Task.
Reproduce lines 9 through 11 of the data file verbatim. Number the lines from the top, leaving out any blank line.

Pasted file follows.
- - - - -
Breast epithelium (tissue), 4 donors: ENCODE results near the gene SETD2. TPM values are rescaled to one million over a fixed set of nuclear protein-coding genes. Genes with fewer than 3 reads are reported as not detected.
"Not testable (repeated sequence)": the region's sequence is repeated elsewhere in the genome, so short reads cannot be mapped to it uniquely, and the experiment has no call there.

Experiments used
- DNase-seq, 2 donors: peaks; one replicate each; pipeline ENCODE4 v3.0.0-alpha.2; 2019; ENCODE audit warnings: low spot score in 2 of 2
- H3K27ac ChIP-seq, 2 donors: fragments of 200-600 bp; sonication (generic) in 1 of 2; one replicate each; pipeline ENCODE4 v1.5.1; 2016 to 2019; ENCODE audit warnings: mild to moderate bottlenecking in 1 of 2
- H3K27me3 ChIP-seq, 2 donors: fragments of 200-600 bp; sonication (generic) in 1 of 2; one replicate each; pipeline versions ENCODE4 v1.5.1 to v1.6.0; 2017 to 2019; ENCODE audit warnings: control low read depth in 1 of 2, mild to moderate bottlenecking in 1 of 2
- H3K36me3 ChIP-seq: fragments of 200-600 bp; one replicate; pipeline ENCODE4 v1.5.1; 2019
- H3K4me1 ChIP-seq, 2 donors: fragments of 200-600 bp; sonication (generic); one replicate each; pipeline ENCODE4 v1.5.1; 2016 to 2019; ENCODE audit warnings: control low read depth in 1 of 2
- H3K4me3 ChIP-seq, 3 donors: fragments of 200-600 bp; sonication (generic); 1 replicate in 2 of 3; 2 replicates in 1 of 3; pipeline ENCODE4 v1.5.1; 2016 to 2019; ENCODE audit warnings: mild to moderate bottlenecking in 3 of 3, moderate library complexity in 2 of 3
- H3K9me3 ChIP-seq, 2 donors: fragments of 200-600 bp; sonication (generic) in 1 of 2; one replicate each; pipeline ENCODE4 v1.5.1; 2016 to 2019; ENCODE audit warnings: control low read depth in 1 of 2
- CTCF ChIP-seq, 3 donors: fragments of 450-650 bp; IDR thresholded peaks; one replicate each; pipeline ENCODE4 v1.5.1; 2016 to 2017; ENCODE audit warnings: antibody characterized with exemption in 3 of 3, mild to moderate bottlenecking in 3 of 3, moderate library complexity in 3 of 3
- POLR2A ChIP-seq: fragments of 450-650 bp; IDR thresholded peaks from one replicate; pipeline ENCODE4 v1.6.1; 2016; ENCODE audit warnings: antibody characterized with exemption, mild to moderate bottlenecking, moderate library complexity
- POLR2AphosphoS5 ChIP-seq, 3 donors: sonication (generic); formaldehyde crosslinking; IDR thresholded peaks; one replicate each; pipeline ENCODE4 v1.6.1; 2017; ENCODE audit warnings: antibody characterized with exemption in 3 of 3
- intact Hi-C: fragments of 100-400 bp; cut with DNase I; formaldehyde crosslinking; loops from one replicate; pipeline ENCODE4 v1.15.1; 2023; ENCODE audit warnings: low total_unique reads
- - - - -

- H3K4me3 ChIP-seq, 3 donors: fragments of 200-600 bp; sonication (generic); 1 replicate in 2 of 3; 2 replicates in 1 of 3; pipeline ENCODE4 v1.5.1; 2016 to 2019; ENCODE audit warnings: mild to moderate bottlenecking in 3 of 3, moderate library complexity in 2 of 3
- H3K9me3 ChIP-seq, 2 donors: fragments of 200-600 bp; sonication (generic) in 1 of 2; one replicate each; pipeline ENCODE4 v1.5.1; 2016 to 2019; ENCODE audit warnings: control low read depth in 1 of 2
- CTCF ChIP-seq, 3 donors: fragments of 450-650 bp; IDR thresholded peaks; one replicate each; pipeline ENCODE4 v1.5.1; 2016 to 2017; ENCODE audit warnings: antibody characterized with exemption in 3 of 3, mild to moderate bottlenecking in 3 of 3, moderate library complexity in 3 of 3